'Seventy48' human-powered boat race to kick off in 2018

Posted 11/21/17

There was a moment last summer when those of us who were following the Race to Alaska had a collective jaw drop.

It was June 25, 2017 when guy named Karl Kruger hit the dock in Ketchikan, rang the …

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'Seventy48' human-powered boat race to kick off in 2018

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There was a moment last summer when those of us who were following the Race to Alaska had a collective jaw drop.

It was June 25, 2017 when guy named Karl Kruger hit the dock in Ketchikan, rang the finish-line bell and became the first person to finish the R2AK on a stand-up paddleboard (SUP) in 14 days, 6 hours and 17 minutes. After we had exhausted the global supply of the various forms of saying "Wow," we looked at each other and thought, "That, how can we get more of that ... but maybe not all the way to Alaska." Last week, the Northwest Maritime Center launched its answer to that question with our new race designed to challenge that same sort of physicality through trial by water but a little closer to home. We're calling it Seventy48: 70 miles in 48 hours, an unsupported, human-power race from Tacoma to Port Townsend in the two days leading up to the R2AK.

Because it was inspired by the same energy as the R2AK, Seventy48 similarly has few rules: Get a boat without a motor, start at the head of the Thea Foss Waterway at 5 p.m. on June 11 and get to Port Townsend before the R2AK Ruckus officially begins at 5 p.m. on June 13. No classes, no handicaps, no weather delays, and in addition to the race entry fee, each team kicks in an ante of $100 toward the prize. Whoever wins gets it.

The race website went live last Wednesday (seventy48. com), and since then, we have been answering a ton of questions. To give you a head start, here are the top three:

Q. Why human power only, why not sails?

A. There are already plenty of sailing races, and from the looks of things, sailboats will always win the R2AK. We wanted to create that same kind of challenge on a limited time commitment. Sailing 70 miles in two days is pretty easy. Karl Kruger averaged 50 miles a day on his SUP trip to Alaska, the rowboat that finished averaged more like 30. This is going to be a challenge.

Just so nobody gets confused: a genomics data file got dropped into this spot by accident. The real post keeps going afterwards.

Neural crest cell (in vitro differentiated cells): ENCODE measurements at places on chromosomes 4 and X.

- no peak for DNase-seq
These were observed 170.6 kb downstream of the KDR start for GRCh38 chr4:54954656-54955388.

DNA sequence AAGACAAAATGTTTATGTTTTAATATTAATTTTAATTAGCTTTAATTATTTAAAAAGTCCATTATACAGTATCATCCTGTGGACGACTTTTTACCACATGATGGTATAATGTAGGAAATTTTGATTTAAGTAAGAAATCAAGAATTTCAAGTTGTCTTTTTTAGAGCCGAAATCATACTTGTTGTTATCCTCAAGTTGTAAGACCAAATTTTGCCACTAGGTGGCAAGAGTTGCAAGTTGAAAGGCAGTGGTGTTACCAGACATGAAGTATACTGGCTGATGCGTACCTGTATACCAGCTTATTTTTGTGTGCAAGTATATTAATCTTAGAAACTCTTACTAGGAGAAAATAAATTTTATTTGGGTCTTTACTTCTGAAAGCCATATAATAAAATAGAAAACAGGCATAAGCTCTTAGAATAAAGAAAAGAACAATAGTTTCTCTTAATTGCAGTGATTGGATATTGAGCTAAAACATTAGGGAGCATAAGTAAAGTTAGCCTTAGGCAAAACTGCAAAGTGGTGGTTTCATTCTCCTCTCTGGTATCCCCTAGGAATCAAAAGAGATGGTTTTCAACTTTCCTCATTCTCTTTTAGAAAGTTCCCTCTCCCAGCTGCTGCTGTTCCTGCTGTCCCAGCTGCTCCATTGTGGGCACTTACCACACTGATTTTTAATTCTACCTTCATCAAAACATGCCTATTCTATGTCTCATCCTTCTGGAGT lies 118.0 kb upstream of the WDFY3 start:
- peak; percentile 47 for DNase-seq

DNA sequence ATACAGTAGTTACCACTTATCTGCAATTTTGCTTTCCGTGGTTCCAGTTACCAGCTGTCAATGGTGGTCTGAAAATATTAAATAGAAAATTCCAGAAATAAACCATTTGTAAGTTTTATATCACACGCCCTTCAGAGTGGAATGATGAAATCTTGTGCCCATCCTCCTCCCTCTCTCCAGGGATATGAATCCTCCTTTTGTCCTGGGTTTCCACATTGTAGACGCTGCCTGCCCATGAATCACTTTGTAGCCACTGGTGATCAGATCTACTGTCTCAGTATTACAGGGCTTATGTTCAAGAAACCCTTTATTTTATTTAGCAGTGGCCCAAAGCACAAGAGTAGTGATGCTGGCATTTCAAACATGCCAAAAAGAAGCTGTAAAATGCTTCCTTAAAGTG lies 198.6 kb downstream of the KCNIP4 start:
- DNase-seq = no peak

Q. Why start at 5 p.m., won't it get dark soon?

A. Yes, it will, and that's where knowledge and seamanship can help overcome sheer speed. It's fine to be on the water at night as long as you have the right equipment and know what you are doing.

Q. What type of boat is going to win?

A. We have no idea. This is a race that's never been done before. It's likely that we'll have rowing shells racing against kayaks, outrigger canoes, surf skis, SUPs – there are even some pedal-driven contraptions that are in development. Each of the boats has its advantages, depending on the crew and what the weather does. In flat, calm water, a collegiate team with a rowing shell could do pretty well. On a rough day, they'll sink.

The mission of the Maritime Center essentially boils down to two things: engage people with the water through powerful experiences, and continue to find ways to bring engagement, visitors and attention to the maritime part of our community. It does that with the Wooden Boat Festival, Race to Alaska, school programs, sailing lessons, boatbuilding classes and classes for professional mariners.

By all early indications, Seventy48 is the next manifestation of maritime engagement.

Hope you enjoy it, too.

Jake Beattie is executive director of the Northwest Maritime Center in Port Townsend. He's also a small-boat enthusiast and a founder of the Race to Alaska. His column on maritime concerns is published monthly in The Leader.

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